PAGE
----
University of Wisconsin-Madison dairy scientists and educators are excited about new dairy research facilities. Dairy producers everywhere should see the benefits.
The research projects that had to wait were nerve-wracking enough. But for University of Wisconsin-Madison dairy scientist Lou Armentano, it was the things that never got done that were truly maddening. When Armentano saw the jockeying that went on among dairy scientists for access to the university’s dairy facilities, he knew something better was needed.
Frustration turned to focus, and the result is a new dairy research facility located at the Arlington agricultural research station. Dedicated and opened in July, the new structure is the product of collaboration between industry and the public sector to expand and modernize the facilities used by UW-Madison dairy researchers.
“We should be able to do a lot more research for about the same amount of money as we were doing with the old facilities,” Armentano said. Some of the gain in efficiency comes from improved use of labor, but there also are efficiencies in research and instruction, yielding results into the future.
With the opening of the new dairy facility, much of the pressure for access to research animals is reduced. The facilities house about 500 dairy cows in two freestall barns.
Research will be conducted in an environment closely matching typical modern dairy operations in Wisconsin. Design was assisted by the Dairy Business Association (DBA) of Wisconsin, under the direction of executive director Laurie Fischer, which created Dairy Building Contractors LLC, hiring DBA member and dairy producer John Pagel as the lead.
A new, larger milking center connected to the barns offers labor-saving technology. It has the equipment for measuring and monitoring the parameters of the research herd needed for the experiments taking place at the facility.
To manage cows in groups of eight, the double -16 WestfaliaSurge parallel parlor was split, and is essentially a quadruple-8. It features a new WestfaliaSurge Ear Tag Parlor ID System; Metatron 21 Premium Detacher/Milk Monitoring System; Classic 200 Evolution milking units, a Vacuum On Demand Frequency Drive System; and a KoolWay 6,400-gallon milk cooling system.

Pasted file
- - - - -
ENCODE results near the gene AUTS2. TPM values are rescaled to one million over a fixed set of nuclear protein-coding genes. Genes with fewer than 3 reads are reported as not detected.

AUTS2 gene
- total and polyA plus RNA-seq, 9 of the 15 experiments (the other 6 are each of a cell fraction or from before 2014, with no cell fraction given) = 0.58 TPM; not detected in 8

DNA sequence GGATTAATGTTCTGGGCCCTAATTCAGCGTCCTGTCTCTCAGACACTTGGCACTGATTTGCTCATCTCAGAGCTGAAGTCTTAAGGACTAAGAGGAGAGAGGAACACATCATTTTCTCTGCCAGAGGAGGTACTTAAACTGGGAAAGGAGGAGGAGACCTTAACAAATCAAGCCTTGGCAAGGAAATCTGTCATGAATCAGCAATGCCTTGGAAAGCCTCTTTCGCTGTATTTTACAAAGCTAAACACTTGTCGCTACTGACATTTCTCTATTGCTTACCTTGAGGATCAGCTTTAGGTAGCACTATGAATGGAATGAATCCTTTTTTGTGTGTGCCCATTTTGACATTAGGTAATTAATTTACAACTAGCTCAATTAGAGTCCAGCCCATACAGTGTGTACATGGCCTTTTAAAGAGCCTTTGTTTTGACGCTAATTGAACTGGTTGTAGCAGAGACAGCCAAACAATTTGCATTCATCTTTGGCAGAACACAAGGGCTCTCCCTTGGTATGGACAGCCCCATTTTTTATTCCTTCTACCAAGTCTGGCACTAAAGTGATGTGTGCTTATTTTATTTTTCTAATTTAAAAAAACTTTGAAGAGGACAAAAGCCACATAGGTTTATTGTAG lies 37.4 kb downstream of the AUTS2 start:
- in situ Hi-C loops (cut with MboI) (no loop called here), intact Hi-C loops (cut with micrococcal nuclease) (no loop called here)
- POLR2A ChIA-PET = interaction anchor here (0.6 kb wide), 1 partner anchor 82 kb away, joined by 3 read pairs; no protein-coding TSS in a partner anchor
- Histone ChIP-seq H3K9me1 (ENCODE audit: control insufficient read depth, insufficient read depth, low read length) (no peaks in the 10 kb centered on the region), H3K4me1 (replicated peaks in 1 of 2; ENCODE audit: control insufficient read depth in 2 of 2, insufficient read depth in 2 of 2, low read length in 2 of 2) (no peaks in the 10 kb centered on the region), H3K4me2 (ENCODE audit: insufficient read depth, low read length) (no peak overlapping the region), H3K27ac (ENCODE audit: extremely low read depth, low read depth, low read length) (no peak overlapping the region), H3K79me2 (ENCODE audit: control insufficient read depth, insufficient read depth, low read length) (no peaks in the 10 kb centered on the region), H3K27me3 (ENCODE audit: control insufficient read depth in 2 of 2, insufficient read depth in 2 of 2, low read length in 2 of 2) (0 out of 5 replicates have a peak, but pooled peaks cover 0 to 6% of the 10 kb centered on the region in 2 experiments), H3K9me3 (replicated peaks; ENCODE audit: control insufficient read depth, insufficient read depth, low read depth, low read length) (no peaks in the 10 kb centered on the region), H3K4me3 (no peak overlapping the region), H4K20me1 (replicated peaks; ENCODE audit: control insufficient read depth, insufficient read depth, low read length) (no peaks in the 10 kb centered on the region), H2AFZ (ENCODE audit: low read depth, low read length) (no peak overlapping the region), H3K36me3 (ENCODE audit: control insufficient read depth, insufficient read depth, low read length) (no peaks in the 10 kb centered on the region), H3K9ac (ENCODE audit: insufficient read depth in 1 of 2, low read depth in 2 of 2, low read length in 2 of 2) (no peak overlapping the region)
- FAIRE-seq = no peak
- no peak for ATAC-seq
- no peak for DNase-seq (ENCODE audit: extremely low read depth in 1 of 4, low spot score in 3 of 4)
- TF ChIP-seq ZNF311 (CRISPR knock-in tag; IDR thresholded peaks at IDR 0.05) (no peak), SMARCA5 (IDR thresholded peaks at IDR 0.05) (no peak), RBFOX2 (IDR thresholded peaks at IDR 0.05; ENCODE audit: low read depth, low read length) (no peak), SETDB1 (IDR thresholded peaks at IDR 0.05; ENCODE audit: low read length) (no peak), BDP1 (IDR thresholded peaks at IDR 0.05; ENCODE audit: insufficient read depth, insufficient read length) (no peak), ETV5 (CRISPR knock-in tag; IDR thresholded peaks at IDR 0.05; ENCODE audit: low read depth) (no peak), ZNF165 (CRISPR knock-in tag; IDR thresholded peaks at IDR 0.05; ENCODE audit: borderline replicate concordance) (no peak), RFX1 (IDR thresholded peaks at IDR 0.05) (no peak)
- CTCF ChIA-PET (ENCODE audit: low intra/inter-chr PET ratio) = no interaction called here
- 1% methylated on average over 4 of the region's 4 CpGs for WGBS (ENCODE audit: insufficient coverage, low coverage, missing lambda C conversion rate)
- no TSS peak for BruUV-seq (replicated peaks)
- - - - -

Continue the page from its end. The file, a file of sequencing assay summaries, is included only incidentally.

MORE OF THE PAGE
A significant upgrade to capacity is the move to “pen-based” research – a method of managing the research cattle in pens. One of the new barns is fitted with 16 pens, each with the capacity for eight animals. Armentano said the pen system allows researchers to group animals within an experiment in a pen, rather than assign individual animals, increasing control and accuracy of experiments.
“We’ll have the capacity to answer the questions our dairy business community expects us to be able to address,” Armentano said. “We’ll be able to do more with limited resources.”
Ric Grummer, chair of the dairy science department, said the new facility has been designed to mirror conditions of the current dairy industry – and anticipate future changes.
“If you’re looking at what effects a shorter dry period has on a cow it’s not about tie-stalls, freestalls or grazing. The answers are likely to be the same,” said Grummer. “The majority of the hypotheses and objectives of our research are facilities-neutral. But the environment in the new facility is reflective of what the majority of the dairy producers in the state are moving toward.”
(All photos by Wolfgang Hoffmann)